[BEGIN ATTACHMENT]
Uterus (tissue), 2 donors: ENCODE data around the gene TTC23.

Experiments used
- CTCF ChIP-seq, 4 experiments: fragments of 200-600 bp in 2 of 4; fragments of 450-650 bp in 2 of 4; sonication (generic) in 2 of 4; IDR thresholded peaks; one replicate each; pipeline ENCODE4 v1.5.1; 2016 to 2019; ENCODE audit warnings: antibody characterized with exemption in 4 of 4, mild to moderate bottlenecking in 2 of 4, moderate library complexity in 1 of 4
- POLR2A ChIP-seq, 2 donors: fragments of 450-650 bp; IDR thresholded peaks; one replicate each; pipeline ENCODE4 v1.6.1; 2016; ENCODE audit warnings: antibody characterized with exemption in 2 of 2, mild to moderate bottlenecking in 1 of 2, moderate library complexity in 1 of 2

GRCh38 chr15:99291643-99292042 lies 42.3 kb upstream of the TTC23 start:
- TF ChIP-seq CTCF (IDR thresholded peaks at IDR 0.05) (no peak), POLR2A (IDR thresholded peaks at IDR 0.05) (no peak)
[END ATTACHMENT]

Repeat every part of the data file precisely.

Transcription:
Uterus (tissue), 2 donors: ENCODE data around the gene TTC23.

Experiments used
- CTCF ChIP-seq, 4 experiments: fragments of 200-600 bp in 2 of 4; fragments of 450-650 bp in 2 of 4; sonication (generic) in 2 of 4; IDR thresholded peaks; one replicate each; pipeline ENCODE4 v1.5.1; 2016 to 2019; ENCODE audit warnings: antibody characterized with exemption in 4 of 4, mild to moderate bottlenecking in 2 of 4, moderate library complexity in 1 of 4
- POLR2A ChIP-seq, 2 donors: fragments of 450-650 bp; IDR thresholded peaks; one replicate each; pipeline ENCODE4 v1.6.1; 2016; ENCODE audit warnings: antibody characterized with exemption in 2 of 2, mild to moderate bottlenecking in 1 of 2, moderate library complexity in 1 of 2

GRCh38 chr15:99291643-99292042 lies 42.3 kb upstream of the TTC23 start:
- TF ChIP-seq CTCF (IDR thresholded peaks at IDR 0.05) (no peak), POLR2A (IDR thresholded peaks at IDR 0.05) (no peak)